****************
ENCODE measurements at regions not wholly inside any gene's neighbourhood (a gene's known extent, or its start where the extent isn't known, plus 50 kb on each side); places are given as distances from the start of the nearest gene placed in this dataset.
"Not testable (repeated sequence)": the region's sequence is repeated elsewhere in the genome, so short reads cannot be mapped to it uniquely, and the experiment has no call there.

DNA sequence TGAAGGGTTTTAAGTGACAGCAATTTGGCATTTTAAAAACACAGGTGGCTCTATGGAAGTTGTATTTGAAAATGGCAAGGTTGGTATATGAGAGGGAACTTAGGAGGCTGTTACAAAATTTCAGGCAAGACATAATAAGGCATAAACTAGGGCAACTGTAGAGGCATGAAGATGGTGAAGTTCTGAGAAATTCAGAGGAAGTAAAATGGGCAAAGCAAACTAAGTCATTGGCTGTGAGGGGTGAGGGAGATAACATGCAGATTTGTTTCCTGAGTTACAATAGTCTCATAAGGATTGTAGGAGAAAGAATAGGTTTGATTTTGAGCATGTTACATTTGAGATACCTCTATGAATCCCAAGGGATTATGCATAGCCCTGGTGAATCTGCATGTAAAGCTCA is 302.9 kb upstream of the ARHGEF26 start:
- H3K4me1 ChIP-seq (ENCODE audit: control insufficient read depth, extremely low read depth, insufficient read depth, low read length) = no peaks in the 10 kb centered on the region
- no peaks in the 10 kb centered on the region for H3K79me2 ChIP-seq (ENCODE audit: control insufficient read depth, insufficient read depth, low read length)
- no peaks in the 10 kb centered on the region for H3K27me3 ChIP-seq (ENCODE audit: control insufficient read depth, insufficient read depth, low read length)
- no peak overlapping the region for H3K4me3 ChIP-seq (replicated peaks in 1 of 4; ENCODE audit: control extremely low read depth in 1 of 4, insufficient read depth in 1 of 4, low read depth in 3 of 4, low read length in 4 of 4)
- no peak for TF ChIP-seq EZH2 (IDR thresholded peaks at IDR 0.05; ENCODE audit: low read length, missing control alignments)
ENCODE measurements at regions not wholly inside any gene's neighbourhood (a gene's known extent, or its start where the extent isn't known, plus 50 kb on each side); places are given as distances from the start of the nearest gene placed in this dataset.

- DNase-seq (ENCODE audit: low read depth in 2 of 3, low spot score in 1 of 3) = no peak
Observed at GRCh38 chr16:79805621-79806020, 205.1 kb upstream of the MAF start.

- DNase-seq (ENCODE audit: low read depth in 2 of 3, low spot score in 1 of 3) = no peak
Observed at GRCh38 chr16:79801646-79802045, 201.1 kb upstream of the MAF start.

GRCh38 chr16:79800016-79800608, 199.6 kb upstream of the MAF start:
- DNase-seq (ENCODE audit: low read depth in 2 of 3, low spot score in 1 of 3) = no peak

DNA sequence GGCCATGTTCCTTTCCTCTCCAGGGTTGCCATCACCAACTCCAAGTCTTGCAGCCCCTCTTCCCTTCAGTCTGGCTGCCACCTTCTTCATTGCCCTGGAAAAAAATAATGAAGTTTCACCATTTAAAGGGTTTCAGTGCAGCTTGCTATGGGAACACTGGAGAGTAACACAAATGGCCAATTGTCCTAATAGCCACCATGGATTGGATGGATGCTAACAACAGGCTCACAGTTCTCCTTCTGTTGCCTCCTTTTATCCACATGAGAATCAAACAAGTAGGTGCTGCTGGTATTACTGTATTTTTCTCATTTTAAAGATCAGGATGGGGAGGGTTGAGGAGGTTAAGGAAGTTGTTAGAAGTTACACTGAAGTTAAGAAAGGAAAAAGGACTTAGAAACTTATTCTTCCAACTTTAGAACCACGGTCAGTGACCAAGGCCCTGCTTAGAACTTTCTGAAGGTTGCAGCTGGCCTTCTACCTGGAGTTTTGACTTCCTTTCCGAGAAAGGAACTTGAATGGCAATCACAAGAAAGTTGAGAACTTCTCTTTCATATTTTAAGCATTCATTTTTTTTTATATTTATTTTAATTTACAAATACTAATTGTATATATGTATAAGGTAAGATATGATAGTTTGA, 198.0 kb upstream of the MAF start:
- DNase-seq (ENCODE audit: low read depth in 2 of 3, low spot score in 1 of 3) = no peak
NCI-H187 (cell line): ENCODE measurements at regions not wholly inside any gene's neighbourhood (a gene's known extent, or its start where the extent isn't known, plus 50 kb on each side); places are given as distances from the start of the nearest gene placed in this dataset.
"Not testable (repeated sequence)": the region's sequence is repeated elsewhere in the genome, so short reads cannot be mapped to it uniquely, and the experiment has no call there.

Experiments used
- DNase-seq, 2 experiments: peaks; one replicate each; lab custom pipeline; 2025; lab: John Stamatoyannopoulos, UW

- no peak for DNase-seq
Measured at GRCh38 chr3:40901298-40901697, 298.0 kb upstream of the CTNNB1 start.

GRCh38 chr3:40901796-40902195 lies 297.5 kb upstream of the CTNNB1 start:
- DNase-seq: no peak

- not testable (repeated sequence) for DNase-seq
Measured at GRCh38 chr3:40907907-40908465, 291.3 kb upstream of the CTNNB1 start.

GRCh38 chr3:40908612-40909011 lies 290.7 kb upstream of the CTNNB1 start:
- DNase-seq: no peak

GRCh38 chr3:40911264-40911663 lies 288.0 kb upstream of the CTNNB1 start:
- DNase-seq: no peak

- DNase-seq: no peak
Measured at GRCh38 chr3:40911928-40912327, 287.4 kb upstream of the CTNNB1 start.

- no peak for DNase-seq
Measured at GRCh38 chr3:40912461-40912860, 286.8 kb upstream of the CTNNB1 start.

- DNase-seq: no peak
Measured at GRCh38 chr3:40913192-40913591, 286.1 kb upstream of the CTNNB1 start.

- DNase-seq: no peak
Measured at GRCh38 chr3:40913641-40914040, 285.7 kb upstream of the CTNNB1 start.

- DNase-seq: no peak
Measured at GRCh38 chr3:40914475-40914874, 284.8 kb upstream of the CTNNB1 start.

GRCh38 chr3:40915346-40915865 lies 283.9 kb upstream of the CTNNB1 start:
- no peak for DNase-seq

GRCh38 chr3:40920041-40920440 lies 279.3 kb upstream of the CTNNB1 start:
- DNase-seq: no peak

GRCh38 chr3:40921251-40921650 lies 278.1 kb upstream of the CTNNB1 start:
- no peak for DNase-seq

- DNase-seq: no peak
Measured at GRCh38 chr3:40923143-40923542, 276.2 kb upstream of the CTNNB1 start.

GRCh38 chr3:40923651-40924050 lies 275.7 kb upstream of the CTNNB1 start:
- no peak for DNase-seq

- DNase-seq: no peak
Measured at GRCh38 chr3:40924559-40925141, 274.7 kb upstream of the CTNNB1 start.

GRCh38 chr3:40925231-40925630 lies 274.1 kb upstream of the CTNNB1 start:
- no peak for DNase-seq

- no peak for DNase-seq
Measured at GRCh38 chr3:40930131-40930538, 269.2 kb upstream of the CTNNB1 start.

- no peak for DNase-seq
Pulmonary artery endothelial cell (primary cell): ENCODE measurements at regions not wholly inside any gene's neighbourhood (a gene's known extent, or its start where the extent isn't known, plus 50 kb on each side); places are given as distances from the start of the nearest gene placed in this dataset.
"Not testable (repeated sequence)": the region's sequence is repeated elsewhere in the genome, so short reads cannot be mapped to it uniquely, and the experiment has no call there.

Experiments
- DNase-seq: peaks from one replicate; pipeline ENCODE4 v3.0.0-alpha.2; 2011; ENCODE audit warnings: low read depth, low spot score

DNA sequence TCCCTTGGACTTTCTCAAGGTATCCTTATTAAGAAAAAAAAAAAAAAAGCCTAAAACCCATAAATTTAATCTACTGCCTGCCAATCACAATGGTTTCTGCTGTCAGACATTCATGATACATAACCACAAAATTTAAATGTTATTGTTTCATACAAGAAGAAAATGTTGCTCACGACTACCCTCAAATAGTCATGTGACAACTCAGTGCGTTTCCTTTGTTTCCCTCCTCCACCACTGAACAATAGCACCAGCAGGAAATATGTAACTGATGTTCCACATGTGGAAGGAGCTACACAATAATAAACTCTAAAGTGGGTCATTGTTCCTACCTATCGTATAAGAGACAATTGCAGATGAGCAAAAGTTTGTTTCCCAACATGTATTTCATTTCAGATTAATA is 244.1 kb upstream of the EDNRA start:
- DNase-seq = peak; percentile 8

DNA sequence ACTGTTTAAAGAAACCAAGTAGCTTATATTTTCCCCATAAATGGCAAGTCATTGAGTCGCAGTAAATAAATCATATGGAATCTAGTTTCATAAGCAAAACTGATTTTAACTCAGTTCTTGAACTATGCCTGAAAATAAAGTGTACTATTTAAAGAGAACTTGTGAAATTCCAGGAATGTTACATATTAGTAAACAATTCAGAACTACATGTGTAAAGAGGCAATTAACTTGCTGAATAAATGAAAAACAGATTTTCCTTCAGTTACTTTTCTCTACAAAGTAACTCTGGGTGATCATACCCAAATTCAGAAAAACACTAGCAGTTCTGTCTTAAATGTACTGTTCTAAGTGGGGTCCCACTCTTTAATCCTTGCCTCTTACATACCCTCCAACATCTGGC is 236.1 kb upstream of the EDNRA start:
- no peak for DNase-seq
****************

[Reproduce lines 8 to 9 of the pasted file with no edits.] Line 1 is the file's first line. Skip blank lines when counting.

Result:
- no peak for TF ChIP-seq EZH2 (IDR thresholded peaks at IDR 0.05; ENCODE audit: low read length, missing control alignments)
ENCODE measurements at regions not wholly inside any gene's neighbourhood (a gene's known extent, or its start where the extent isn't known, plus 50 kb on each side); places are given as distances from the start of the nearest gene placed in this dataset.